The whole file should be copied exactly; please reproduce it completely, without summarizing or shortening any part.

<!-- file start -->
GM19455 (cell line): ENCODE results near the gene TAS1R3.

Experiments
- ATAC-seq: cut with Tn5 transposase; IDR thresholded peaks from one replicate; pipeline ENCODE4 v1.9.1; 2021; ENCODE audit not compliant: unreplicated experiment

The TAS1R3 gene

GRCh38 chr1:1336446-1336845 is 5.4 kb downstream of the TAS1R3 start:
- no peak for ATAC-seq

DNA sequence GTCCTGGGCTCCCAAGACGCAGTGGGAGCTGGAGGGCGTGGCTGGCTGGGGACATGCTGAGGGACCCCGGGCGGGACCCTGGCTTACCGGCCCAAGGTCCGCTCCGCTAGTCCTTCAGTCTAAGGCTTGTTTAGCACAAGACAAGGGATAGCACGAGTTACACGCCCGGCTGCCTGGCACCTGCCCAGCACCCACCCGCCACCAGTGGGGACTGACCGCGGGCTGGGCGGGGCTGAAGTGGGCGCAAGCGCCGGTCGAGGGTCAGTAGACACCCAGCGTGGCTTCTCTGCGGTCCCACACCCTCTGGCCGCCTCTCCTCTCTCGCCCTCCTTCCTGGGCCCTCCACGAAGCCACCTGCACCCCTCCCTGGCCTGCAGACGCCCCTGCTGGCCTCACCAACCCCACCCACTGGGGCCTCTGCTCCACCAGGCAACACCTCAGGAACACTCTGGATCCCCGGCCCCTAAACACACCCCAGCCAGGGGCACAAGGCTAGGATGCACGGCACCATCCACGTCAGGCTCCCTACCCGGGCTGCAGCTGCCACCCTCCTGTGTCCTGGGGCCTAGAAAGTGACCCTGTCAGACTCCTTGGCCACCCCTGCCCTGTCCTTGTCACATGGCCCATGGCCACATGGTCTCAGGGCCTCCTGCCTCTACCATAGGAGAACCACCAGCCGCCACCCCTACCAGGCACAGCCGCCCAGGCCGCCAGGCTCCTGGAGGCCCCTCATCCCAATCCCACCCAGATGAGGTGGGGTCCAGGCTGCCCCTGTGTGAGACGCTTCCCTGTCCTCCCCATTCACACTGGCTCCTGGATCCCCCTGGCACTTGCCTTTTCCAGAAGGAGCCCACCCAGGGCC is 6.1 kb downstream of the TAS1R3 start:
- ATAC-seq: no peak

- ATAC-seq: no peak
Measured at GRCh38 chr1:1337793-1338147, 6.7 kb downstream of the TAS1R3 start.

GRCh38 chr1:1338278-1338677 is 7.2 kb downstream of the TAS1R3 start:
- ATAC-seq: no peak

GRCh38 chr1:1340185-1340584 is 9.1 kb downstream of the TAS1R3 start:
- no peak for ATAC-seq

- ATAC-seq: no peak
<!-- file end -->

GM19455 (cell line): ENCODE results near the gene TAS1R3.

Experiments
- ATAC-seq: cut with Tn5 transposase; IDR thresholded peaks from one replicate; pipeline ENCODE4 v1.9.1; 2021; ENCODE audit not compliant: unreplicated experiment

The TAS1R3 gene

GRCh38 chr1:1336446-1336845 is 5.4 kb downstream of the TAS1R3 start:
- no peak for ATAC-seq

DNA sequence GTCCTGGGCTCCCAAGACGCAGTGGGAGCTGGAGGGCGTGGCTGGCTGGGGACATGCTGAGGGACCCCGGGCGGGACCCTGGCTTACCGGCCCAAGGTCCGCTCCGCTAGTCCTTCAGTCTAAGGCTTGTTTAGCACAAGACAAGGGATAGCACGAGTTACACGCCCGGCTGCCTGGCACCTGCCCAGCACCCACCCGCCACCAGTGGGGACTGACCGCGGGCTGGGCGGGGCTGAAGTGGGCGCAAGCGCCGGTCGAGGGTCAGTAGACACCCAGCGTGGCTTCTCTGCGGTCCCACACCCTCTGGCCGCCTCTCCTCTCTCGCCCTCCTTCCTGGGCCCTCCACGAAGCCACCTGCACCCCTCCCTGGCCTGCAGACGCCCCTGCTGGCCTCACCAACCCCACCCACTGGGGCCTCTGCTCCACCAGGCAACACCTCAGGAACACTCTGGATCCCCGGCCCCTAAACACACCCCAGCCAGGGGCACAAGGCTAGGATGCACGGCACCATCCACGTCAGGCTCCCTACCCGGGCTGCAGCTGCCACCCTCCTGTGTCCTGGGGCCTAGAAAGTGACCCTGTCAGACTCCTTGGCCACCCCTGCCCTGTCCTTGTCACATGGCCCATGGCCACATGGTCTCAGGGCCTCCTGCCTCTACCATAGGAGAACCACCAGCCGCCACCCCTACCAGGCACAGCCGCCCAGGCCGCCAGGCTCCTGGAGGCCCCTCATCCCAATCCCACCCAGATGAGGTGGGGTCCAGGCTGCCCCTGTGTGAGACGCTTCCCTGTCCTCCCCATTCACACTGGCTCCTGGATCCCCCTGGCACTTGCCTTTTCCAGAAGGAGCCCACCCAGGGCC is 6.1 kb downstream of the TAS1R3 start:
- ATAC-seq: no peak

- ATAC-seq: no peak
Measured at GRCh38 chr1:1337793-1338147, 6.7 kb downstream of the TAS1R3 start.

GRCh38 chr1:1338278-1338677 is 7.2 kb downstream of the TAS1R3 start:
- ATAC-seq: no peak

GRCh38 chr1:1340185-1340584 is 9.1 kb downstream of the TAS1R3 start:
- no peak for ATAC-seq

- ATAC-seq: no peak